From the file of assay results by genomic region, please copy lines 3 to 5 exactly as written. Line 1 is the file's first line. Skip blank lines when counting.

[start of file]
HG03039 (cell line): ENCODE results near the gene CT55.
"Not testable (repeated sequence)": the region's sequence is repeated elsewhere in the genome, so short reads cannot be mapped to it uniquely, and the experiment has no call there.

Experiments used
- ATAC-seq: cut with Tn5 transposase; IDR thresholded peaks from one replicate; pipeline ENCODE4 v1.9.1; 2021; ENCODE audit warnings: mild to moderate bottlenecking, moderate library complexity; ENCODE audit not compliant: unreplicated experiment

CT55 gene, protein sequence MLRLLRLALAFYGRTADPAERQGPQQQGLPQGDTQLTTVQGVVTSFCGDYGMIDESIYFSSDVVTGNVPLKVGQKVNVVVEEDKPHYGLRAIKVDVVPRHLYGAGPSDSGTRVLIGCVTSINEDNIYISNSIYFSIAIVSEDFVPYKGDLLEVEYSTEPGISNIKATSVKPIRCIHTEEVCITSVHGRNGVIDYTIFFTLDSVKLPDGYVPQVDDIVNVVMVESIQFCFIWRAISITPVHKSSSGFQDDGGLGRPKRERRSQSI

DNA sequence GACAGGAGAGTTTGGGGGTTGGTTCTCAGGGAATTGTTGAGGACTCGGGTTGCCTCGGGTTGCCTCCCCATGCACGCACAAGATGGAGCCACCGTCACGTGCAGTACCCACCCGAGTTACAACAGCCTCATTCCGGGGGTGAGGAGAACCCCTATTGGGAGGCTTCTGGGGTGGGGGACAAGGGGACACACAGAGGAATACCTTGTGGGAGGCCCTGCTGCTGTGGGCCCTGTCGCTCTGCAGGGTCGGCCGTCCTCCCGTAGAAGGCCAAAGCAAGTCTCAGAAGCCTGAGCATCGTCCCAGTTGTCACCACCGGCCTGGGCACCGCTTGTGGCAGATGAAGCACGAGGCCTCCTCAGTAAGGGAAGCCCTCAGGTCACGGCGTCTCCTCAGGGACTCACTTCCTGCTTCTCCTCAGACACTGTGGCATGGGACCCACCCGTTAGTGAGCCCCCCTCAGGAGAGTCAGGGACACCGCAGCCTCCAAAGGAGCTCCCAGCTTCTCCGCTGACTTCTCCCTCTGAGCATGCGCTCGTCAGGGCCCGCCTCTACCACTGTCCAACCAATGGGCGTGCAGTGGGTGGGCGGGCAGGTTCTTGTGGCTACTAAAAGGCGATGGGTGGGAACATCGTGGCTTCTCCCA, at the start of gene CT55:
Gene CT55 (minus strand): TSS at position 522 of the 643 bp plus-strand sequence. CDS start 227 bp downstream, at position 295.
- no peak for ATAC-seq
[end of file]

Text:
Experiments used
- ATAC-seq: cut with Tn5 transposase; IDR thresholded peaks from one replicate; pipeline ENCODE4 v1.9.1; 2021; ENCODE audit warnings: mild to moderate bottlenecking, moderate library complexity; ENCODE audit not compliant: unreplicated experiment

CT55 gene, protein sequence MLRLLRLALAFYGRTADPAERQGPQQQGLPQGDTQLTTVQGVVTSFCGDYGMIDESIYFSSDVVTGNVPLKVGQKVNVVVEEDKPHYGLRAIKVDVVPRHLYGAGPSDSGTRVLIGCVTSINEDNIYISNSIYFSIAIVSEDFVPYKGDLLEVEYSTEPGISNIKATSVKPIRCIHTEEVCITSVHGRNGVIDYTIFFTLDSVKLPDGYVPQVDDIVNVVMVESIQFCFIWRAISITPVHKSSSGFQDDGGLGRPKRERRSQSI